NEWS

Follow The Leader: Oweis Zahran, CEO, OWS Auto



CEO Oweis Zahran gives a candid take on his enterprise's market right now.

Launched in 2010, OWS Auto is an extension of MZ Holdings, an international investment group founded in Delaware, USA, with the mission of disrupting the consumer auto parts sector in the MENA market. Leading the company’s growth in the region is CEO Oweis Zahran. Born and raised in Brooklyn, New York, Zahran also currently holds other roles as Deputy Chairman at MZ Holding, Chairman at AJ Industries, Regional Director Middle East at Tatra Middle East, and co-founder and Managing Partner at Rafid Automotive.

Right off the bat, it’s worth noting Zahran’s candid take on his enterprise’s market right now: the CEO acknowledges the “severely distressed” past few months in the automotive segment. Yet, according to Zahran, this is why his company is fortunate to be operating on the after sales side. As a provider for spare parts for cars, “when times are tough, people naturally hold on to their cars longer- which means, greater opportunity for us to sell more parts,” Zahran notes. “Our spare parts arm has grown to about 58% of my groups overall revenue over the last 24 months. So, [to] meet the demand, we had to open three additional parts distribution centers to cater to the needs of the customers.”

So, when the going gets tough, what’s the key to running a well-oiled enterprise? For this CEO, detail ranks highly in his approach to work. As someone who manages over 700 employees in total, being the leader means ensuring that the organization runs smoothly as possible, which he does by implementing aggressive KPIs, and then monitoring them via dashboards. “The most important thing, in my opinion and other experts’, is to set your target or KPIs, then monitor, and track them to sustain and grow.” Zahran asserts that empowering employees is vital, saying, “I’m a strong believer that everyone is talented in a unique way. Hence, once you allow them to show their talent, they work wonders.”

The CEO is not a fan of micro-managing, calling it “one of the most detrimental positions” to put your company in, and believes it’s all about identifying “sharp shooters” in the business, then invigorating them to take decisions. On dealing with everyday internal issues, Zahran remarks that in business, you can control only two things: people and process. “I found that by setting strong governance processes, it allows everyone to ‘fly in the clear.’ For example, my finance manager and procurement manager used to both report to the group CFO. This can cause distrust and potential doubt and conflict of interest.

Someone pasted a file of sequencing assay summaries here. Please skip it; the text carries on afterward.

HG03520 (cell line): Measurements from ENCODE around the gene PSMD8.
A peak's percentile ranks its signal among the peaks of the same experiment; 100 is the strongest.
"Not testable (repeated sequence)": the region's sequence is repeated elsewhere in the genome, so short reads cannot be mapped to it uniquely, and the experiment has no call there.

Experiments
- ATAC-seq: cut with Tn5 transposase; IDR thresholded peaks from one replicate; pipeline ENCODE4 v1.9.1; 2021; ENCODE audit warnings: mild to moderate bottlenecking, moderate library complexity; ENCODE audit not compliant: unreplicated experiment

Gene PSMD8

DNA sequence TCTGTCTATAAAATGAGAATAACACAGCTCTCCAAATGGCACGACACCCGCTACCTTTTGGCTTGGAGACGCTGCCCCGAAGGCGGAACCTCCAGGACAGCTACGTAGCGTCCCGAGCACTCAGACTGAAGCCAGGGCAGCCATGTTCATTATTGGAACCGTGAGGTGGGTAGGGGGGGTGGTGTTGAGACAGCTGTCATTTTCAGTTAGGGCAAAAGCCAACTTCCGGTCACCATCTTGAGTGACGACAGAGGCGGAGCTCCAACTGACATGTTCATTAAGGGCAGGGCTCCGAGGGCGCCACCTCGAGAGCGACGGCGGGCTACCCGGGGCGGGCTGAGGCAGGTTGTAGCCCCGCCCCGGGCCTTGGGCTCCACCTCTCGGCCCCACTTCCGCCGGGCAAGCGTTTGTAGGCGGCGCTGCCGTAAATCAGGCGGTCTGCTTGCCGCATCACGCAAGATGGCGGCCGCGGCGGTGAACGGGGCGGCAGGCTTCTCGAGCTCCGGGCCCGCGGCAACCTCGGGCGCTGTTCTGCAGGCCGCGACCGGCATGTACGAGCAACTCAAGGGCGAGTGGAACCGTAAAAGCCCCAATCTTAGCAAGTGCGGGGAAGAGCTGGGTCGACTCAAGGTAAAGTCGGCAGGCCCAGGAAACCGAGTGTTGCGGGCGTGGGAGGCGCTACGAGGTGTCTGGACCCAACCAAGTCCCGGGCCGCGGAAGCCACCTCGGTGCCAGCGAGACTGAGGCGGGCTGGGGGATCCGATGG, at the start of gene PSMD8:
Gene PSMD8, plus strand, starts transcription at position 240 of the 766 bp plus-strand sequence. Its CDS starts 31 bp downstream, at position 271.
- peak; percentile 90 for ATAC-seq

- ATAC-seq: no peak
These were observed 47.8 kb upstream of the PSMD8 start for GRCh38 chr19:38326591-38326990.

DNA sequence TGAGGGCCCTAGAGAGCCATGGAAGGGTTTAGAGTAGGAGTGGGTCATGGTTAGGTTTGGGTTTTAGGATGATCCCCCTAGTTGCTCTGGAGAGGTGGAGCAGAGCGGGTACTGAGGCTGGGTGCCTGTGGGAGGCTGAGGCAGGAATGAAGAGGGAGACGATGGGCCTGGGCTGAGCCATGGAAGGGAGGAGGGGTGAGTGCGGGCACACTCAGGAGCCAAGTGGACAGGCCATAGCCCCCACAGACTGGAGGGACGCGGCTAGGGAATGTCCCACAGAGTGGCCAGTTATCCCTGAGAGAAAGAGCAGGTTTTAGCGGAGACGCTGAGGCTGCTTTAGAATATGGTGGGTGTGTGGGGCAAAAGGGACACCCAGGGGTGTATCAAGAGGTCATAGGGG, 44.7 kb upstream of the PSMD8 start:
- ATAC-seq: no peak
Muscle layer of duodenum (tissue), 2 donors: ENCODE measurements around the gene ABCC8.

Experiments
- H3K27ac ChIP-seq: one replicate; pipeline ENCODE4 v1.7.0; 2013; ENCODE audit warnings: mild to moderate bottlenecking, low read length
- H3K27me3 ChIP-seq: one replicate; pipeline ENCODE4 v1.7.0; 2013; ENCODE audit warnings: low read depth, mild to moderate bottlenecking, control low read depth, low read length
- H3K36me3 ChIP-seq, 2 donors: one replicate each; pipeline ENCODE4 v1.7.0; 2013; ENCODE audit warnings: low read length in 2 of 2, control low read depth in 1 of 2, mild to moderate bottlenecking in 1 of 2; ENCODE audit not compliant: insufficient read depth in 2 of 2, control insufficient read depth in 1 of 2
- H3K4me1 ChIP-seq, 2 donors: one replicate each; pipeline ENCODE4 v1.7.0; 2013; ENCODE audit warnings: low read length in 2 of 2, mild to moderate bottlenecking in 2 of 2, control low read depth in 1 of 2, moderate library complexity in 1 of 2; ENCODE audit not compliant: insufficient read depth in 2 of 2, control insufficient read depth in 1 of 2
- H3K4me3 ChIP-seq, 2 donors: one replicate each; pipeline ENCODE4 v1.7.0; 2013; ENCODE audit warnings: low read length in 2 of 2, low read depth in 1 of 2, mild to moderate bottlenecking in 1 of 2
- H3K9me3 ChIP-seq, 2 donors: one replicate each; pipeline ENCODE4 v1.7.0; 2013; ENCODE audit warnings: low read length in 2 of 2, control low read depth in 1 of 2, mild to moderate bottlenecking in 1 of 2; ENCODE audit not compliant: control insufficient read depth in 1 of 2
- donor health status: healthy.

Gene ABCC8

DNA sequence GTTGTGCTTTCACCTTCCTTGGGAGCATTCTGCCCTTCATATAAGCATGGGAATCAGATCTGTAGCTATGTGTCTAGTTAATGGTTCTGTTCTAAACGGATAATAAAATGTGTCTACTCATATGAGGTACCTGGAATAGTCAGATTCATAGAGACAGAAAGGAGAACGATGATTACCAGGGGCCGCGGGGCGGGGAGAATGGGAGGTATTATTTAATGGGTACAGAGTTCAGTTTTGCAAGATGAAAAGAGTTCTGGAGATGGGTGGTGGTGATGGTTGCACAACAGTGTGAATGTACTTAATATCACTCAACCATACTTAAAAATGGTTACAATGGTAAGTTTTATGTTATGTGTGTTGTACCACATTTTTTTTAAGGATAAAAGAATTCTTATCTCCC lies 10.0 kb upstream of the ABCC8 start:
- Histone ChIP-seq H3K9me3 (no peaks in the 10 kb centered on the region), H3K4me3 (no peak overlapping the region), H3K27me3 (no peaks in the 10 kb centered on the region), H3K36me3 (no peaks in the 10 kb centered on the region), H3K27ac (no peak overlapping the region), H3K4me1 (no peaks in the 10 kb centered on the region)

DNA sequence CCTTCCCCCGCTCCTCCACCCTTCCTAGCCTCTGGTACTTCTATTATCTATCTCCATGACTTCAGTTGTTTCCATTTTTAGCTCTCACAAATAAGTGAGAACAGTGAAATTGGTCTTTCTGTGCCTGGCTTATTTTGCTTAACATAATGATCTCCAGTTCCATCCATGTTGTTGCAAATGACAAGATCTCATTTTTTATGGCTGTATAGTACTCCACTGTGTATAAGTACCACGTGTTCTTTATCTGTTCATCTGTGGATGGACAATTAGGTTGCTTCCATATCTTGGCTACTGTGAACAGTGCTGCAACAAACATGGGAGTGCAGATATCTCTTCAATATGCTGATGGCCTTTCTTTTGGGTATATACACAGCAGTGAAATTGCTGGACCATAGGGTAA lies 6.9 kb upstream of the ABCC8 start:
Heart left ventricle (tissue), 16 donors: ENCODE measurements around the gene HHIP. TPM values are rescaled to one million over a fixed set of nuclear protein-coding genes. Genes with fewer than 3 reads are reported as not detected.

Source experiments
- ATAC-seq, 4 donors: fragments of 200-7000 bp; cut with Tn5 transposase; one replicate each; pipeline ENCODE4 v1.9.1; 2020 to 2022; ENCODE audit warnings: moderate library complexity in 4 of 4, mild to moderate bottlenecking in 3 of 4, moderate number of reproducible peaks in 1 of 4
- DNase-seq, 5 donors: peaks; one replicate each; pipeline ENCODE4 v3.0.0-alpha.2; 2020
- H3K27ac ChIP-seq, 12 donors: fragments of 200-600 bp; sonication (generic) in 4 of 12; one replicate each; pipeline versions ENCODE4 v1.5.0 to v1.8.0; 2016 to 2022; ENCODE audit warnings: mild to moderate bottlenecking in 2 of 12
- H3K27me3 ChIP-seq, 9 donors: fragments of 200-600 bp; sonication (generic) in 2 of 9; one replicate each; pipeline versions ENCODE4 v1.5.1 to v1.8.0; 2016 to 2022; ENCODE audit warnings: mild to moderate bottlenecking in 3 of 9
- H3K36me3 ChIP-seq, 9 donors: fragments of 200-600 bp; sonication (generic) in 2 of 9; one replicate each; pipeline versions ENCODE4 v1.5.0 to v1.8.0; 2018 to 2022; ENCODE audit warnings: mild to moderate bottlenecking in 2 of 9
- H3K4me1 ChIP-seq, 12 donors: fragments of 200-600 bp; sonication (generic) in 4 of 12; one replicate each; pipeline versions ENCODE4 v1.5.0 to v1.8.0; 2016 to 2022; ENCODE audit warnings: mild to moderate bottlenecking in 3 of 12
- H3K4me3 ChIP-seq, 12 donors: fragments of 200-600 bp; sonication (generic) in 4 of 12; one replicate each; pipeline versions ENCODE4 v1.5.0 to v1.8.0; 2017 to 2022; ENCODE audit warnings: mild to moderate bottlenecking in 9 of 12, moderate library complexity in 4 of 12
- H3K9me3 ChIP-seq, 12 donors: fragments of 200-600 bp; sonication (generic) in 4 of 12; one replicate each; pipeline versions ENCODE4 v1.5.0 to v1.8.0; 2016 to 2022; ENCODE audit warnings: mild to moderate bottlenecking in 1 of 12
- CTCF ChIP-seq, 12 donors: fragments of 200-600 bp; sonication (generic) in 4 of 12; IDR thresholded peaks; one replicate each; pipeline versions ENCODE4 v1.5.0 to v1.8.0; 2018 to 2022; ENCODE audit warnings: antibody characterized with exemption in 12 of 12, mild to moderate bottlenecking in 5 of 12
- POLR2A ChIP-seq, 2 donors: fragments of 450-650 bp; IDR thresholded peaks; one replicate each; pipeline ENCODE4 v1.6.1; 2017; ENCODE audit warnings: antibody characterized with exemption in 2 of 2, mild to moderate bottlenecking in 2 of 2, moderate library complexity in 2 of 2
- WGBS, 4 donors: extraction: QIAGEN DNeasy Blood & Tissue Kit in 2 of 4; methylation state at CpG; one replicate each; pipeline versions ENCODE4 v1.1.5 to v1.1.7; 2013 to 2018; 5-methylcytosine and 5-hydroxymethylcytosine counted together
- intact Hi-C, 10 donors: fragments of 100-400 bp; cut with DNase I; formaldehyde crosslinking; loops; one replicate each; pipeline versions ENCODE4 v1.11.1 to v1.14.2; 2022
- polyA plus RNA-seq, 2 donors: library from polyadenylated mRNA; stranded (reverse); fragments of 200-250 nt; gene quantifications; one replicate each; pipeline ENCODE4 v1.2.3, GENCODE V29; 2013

Once I changed the reporting line of the procurement manager to the Chief Support Service Officer (CSSO), the operation was able to flow more smoothly.”

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He reiterates that people and processes can make or break your business. “Sometimes you have to put your team before you, when it comes to compensation- especially if you are on a limited budget. There is nothing wrong with your top tier receiving a higher incentive or compensation package than you, in order to hold on to them. They should realize that you understand their value. They should celebrate the company’s success when you do, and be rewarded when you are. That’s how you build a team that sticks together like a family.”

For entrepreneurs considering starting up in the MENA region’s business arena, Zahran is of the opinion to not delay taking the leap. “You know, the hardest thing is to get started.” The region, he believes, is ripe with opportunities. “I honestly look at the Middle East as a market that will be ripe for the next quarter of a century, at least! I mean, think about it, most Middle Eastern countries are under 50 years old, which means they have lots of catching up to do when compared to the west. Now, that is a huge opportunity for any businessman!”

When it comes to industries in the region that he’s keeping an eye on, Zahran highlights IT, fashion, and F&B as sectors he’d invest in. “There is still a huge gap between the MENA and the West,” he notes. “Simply importing franchises for what you want to do is a great way to start.”